Why Your Kids Don’t Obey You

19 10 2010

There was a moment last week that had me exasperated with my son Josiah. We were at the waterfront and getting ready to go back in the van to go home. He was trotting on past the van and not intending to stop. I called him. He didn’t even look back. I raised my voice hoping for a bite. Nothing. I raised my voice louder (thankfully the park wasn’t very populated at the time). Still nothing and he’s just getting farther away. So now, with my temperature rising, I run after him, catch him and firmly plant his little butt on the ground as a consequence. On the way over my keys fell out of my pocket. As I turn to go back and retrieve them, I notice a happy couple walking by. I think to myself, “Act cool,” hoping they didn’t notice anything ridiculous that I may have done. Needless to say, I felt a lack of confidence in my parenting, thinking, “Why won’t he just obey?”

I’m quick to admit that I don’t have all the answers to the many parenting issues that come my way. These moments certainly reveal that. One thing that helps me to put this into perspective is to put myself in my Heavenly Father’s shoes. Not that I really can get into His shoes, but you get the idea! I know He is constantly looking down at me with patience as I continually disobey. I guess that’s the journey for me and my family: learn to obey God, which leads to enjoying that fully satisfying relationship with Him. As we obey Him and enjoy Him, we can then also model for others, including our kids, that this kind of life really is the best kind of life.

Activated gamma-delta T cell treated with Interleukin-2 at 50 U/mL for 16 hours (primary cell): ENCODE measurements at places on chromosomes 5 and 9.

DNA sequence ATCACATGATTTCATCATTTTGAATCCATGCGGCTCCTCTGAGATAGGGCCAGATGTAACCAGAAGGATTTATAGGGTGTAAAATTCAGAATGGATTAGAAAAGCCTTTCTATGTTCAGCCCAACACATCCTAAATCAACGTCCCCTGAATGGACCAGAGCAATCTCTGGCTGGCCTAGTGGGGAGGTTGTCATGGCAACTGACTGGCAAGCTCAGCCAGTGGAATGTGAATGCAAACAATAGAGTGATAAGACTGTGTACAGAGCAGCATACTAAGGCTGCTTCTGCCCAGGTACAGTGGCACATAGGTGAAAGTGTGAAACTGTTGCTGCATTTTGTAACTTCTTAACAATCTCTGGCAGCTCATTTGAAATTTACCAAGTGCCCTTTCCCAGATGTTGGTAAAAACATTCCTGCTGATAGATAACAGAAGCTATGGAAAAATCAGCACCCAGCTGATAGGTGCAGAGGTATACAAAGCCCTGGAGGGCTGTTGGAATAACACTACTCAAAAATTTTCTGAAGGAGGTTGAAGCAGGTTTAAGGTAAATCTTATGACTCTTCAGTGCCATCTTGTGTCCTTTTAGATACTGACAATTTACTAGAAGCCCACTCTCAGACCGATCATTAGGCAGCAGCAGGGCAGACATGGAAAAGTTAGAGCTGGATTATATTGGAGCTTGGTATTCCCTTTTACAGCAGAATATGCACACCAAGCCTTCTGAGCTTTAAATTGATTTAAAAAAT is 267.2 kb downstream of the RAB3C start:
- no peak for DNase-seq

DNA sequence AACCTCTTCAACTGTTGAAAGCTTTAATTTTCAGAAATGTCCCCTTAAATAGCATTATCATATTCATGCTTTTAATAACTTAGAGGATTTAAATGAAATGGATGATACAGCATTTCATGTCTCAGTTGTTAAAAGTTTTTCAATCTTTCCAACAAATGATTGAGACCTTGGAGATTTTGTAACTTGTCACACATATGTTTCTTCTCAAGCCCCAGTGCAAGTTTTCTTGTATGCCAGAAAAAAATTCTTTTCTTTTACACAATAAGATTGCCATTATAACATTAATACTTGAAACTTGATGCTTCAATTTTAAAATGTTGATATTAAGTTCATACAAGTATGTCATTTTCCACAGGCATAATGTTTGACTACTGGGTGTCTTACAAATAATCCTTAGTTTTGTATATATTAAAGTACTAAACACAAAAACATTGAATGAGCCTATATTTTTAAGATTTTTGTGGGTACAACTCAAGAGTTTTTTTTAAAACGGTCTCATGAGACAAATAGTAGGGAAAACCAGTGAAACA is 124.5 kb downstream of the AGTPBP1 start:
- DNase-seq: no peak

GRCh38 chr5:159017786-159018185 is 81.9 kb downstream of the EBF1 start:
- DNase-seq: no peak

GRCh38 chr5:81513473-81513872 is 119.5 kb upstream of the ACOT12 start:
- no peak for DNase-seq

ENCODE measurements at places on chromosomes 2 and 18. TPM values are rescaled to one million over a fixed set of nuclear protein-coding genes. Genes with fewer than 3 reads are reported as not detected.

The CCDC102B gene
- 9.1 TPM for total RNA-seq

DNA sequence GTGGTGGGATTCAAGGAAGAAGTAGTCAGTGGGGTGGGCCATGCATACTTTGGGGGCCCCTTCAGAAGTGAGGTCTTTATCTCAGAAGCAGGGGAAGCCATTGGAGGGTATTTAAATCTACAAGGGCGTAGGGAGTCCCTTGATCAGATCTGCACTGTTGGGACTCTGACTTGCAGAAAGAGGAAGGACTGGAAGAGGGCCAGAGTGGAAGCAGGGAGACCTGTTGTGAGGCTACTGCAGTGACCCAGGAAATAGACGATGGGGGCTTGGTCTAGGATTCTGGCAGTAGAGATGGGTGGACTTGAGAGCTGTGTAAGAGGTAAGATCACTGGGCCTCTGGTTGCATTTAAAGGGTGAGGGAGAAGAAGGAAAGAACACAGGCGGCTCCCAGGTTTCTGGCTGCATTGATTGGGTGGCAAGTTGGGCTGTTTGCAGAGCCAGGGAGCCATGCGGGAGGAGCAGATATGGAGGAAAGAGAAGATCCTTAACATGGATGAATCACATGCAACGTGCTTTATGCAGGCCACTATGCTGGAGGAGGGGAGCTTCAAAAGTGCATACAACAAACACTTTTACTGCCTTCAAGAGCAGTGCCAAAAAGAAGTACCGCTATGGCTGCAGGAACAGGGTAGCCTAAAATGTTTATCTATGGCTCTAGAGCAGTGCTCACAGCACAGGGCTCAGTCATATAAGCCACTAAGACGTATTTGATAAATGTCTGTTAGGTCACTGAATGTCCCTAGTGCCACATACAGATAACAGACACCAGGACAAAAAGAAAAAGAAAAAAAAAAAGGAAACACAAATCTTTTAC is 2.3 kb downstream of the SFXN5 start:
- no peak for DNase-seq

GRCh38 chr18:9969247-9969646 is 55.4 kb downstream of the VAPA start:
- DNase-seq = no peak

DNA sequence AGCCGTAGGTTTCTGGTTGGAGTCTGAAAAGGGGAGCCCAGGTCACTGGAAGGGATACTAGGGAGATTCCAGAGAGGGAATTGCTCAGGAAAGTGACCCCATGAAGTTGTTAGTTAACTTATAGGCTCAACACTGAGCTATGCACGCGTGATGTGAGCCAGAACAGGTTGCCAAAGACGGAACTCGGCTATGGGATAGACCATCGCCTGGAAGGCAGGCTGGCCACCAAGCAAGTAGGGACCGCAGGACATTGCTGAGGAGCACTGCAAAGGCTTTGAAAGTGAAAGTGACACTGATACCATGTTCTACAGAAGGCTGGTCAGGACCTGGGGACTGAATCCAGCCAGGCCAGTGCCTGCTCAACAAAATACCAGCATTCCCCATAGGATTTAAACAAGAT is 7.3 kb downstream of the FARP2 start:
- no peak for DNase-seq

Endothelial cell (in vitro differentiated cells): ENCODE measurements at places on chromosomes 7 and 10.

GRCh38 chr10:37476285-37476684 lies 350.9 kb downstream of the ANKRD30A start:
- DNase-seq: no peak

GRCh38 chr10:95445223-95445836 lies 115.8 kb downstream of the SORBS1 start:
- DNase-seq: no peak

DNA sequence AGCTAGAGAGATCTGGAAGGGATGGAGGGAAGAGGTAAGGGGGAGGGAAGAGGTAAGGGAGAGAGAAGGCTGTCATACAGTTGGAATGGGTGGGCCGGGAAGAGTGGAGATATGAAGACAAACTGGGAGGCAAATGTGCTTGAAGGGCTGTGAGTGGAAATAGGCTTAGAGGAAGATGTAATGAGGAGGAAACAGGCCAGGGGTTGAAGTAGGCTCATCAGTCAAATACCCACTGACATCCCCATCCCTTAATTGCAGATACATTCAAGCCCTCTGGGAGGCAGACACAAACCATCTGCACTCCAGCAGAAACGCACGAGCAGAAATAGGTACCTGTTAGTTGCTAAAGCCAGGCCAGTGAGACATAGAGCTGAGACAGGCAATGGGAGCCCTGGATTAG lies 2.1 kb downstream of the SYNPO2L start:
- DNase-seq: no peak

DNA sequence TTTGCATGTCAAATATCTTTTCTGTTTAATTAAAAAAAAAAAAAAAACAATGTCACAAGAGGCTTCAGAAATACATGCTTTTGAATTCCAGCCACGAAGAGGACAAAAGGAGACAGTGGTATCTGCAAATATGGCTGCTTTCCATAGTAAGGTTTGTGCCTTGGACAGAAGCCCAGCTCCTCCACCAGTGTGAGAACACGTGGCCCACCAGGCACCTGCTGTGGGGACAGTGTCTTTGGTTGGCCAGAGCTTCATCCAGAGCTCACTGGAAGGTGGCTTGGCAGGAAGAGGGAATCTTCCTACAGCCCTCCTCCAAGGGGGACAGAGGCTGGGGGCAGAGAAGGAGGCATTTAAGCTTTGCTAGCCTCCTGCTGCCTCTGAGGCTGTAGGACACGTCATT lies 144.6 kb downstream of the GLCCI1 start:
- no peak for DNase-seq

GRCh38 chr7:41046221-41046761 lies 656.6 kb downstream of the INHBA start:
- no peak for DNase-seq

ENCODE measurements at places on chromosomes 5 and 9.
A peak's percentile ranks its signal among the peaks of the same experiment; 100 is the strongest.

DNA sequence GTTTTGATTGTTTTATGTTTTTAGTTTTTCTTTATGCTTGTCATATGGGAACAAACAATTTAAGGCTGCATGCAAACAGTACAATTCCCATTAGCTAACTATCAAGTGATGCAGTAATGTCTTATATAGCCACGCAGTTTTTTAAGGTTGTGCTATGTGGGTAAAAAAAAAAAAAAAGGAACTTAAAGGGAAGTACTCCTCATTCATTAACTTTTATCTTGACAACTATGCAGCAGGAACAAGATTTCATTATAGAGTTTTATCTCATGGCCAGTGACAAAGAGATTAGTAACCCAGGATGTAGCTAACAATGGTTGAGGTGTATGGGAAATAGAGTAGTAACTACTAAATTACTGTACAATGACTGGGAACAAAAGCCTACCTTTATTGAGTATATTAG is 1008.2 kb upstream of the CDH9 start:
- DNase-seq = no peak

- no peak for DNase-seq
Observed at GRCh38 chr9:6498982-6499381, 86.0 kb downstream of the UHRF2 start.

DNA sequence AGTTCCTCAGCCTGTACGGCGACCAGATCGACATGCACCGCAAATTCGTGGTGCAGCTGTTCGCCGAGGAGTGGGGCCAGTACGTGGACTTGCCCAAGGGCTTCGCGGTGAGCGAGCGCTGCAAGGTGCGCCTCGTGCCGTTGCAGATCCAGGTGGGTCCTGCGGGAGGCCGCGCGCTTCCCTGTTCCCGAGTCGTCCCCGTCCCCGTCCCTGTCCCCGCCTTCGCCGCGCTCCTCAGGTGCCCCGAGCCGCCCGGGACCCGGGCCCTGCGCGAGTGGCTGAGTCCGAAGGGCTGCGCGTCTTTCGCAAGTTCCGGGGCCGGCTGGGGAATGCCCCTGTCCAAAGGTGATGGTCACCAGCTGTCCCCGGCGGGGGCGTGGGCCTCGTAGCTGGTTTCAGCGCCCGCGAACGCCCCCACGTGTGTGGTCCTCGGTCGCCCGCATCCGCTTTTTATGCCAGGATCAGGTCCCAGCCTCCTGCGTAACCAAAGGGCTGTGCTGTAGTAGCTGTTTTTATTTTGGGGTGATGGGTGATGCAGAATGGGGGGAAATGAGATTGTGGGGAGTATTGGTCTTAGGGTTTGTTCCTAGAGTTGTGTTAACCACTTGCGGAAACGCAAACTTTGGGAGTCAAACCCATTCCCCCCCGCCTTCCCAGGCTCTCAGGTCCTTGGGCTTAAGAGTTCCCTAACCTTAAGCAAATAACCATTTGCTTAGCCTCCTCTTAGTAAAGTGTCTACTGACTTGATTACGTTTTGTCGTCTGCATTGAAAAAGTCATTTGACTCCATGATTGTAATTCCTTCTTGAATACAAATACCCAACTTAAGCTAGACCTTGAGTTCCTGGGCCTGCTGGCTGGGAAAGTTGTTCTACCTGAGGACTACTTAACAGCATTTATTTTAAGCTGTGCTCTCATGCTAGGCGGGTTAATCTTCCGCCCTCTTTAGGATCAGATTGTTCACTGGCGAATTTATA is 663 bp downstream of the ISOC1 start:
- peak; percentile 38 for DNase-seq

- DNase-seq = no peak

You may find the following advice from iMom, called Why Your Kids Don’t Obey You, helpful in your pursuit of growing great kids:

“If you don’t clean your room right now, no video games for three months!”  Boy, that sounds tough, but come on; will you really follow through on a threat like that?  The bottom line is that threats don’t work.  Here’s what does – reality discipline.  In this week’s Learn A Latte, guest iSpecialist Dr. Kevin Lehman gives 3 ways to get your kids to mind you without resorting to yelling, or threats you won’t follow through on.His methods have worked in my house.  Now, instead of saying, “Andrew, if you don’t take a shower you can’t watch the game on TV,”  I say, “Andrew, you can watch the game after you’ve taken your shower.”  That puts the ball in his court.  I don’t have to keep pushing and threatening, and he has a clear idea of what he needs to do.Dr. Lehman also shares how to stop bickering in the back seat.  It’s a classic!
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